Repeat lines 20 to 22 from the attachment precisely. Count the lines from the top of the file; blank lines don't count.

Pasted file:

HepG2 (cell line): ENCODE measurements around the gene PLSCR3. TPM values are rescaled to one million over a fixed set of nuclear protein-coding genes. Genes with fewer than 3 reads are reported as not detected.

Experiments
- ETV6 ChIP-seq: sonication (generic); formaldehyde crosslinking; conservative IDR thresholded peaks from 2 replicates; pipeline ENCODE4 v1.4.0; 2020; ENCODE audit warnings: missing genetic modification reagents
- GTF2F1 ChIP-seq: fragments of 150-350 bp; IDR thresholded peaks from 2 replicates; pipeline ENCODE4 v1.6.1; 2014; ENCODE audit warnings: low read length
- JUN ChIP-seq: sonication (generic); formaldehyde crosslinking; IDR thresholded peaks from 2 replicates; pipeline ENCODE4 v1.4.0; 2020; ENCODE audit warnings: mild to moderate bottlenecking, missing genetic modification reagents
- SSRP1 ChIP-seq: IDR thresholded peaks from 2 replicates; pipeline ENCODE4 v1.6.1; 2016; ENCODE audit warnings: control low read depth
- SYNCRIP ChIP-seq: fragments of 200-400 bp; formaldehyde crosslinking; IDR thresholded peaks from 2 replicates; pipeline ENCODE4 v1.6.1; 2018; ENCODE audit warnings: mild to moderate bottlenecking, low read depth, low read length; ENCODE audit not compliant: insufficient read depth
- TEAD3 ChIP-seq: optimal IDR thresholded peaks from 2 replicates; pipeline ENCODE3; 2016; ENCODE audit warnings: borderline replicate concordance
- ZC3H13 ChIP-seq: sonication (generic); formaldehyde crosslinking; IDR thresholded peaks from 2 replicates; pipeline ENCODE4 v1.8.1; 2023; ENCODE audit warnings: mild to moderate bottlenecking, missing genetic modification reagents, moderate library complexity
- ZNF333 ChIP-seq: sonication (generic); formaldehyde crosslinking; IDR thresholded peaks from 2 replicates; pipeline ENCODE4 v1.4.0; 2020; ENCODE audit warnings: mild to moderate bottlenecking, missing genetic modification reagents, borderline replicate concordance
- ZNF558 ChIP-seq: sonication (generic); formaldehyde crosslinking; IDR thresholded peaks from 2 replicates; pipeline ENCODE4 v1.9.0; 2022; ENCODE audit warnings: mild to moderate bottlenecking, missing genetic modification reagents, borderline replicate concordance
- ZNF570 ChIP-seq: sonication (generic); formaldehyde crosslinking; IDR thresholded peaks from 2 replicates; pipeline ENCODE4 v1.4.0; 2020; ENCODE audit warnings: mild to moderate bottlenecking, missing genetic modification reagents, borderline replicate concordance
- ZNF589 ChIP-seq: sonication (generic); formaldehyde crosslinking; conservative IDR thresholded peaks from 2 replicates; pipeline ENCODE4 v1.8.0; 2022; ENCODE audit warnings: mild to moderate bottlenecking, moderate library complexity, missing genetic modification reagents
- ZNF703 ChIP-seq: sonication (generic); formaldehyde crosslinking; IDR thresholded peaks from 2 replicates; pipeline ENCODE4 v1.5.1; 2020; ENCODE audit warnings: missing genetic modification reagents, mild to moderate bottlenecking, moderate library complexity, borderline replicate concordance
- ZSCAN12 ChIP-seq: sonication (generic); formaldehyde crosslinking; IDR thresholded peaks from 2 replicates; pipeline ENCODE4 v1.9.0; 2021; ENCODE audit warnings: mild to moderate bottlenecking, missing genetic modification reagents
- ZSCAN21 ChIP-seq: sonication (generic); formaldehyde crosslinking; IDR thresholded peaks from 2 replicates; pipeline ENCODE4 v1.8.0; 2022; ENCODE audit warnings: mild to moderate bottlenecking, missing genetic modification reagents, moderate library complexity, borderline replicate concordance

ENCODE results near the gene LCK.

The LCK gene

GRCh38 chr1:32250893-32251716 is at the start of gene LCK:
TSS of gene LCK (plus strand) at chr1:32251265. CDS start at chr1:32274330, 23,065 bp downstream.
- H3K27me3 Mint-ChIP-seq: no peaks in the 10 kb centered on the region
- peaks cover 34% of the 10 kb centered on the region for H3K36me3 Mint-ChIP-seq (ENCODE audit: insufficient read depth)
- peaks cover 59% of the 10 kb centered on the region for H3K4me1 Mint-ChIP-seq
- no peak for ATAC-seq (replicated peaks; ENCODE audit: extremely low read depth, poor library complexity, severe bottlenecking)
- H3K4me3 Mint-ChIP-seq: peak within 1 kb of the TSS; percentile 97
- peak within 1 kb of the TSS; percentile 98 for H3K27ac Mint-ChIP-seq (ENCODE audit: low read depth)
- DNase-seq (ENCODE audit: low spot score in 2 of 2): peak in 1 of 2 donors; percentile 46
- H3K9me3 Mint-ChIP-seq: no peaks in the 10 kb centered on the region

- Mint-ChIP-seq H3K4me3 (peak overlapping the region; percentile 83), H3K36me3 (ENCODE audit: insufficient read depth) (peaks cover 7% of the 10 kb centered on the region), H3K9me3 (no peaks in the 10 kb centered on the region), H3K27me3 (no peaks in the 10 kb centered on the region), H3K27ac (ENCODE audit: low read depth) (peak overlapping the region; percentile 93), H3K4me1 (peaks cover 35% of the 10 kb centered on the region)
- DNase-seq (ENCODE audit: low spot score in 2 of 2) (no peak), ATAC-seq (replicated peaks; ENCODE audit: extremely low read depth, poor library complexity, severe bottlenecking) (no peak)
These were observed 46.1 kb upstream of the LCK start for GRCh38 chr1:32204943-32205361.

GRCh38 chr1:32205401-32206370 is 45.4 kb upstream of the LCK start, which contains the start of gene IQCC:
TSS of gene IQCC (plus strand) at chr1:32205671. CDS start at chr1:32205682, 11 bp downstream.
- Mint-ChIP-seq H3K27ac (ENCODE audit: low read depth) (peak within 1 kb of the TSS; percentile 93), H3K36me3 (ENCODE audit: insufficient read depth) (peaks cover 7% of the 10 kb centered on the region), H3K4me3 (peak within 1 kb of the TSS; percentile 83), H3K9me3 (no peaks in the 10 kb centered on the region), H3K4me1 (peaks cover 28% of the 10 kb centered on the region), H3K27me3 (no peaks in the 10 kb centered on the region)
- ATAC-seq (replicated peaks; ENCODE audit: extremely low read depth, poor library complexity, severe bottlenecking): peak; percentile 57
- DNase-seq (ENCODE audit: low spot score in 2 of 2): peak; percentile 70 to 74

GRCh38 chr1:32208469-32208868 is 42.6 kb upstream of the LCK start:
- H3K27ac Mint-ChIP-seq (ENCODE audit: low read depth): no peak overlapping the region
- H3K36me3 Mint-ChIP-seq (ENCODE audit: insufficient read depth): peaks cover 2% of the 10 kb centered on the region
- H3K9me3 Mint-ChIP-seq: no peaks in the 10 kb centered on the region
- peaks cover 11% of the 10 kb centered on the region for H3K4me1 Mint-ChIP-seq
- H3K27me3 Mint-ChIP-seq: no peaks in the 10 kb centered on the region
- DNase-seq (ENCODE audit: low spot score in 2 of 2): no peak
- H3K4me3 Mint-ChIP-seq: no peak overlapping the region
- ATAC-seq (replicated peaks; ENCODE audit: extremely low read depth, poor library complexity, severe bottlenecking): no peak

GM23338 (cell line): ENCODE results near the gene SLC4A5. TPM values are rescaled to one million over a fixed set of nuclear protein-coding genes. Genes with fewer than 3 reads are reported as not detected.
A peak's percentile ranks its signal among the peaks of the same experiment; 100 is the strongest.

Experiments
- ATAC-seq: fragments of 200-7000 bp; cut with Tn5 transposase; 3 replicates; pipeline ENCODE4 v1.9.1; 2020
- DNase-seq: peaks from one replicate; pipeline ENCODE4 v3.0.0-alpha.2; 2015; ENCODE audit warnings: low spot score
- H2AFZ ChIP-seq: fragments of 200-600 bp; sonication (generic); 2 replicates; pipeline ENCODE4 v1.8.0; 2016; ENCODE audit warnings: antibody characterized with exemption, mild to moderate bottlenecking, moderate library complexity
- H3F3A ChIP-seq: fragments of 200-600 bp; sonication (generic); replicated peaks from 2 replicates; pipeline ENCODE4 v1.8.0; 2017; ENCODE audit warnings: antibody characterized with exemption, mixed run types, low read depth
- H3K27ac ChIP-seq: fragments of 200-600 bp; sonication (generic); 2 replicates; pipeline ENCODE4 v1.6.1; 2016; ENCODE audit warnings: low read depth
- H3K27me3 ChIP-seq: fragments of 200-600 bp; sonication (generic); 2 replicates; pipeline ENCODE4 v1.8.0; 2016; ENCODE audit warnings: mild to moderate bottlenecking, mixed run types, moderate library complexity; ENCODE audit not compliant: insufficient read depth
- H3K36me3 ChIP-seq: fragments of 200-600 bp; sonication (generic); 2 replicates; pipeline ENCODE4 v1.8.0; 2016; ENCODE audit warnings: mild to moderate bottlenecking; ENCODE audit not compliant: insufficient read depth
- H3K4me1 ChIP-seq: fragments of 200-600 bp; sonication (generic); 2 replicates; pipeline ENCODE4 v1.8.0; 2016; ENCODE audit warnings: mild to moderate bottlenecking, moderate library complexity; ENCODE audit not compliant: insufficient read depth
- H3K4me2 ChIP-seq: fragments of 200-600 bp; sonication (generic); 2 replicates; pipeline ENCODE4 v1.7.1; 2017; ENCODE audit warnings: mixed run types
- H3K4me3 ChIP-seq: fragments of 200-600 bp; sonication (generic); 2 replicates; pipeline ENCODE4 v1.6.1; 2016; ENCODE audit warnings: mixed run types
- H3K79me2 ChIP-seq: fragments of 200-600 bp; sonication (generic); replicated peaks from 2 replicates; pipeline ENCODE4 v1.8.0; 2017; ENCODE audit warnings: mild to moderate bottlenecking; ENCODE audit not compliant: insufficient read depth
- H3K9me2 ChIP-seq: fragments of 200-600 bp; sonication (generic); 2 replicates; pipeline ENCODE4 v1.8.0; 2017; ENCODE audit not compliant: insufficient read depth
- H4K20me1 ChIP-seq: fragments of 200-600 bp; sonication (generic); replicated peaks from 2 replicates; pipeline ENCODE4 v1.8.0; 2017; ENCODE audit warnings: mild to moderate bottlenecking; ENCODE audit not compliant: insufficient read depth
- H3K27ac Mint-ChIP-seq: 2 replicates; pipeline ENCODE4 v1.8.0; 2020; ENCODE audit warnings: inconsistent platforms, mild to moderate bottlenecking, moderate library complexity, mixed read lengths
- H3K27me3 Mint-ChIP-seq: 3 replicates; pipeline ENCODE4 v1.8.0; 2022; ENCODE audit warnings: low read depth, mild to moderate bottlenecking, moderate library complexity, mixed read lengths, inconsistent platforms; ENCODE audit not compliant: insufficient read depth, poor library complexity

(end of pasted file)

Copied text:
TSS of gene LCK (plus strand) at chr1:32251265. CDS start at chr1:32274330, 23,065 bp downstream.
- H3K27me3 Mint-ChIP-seq: no peaks in the 10 kb centered on the region
- peaks cover 34% of the 10 kb centered on the region for H3K36me3 Mint-ChIP-seq (ENCODE audit: insufficient read depth)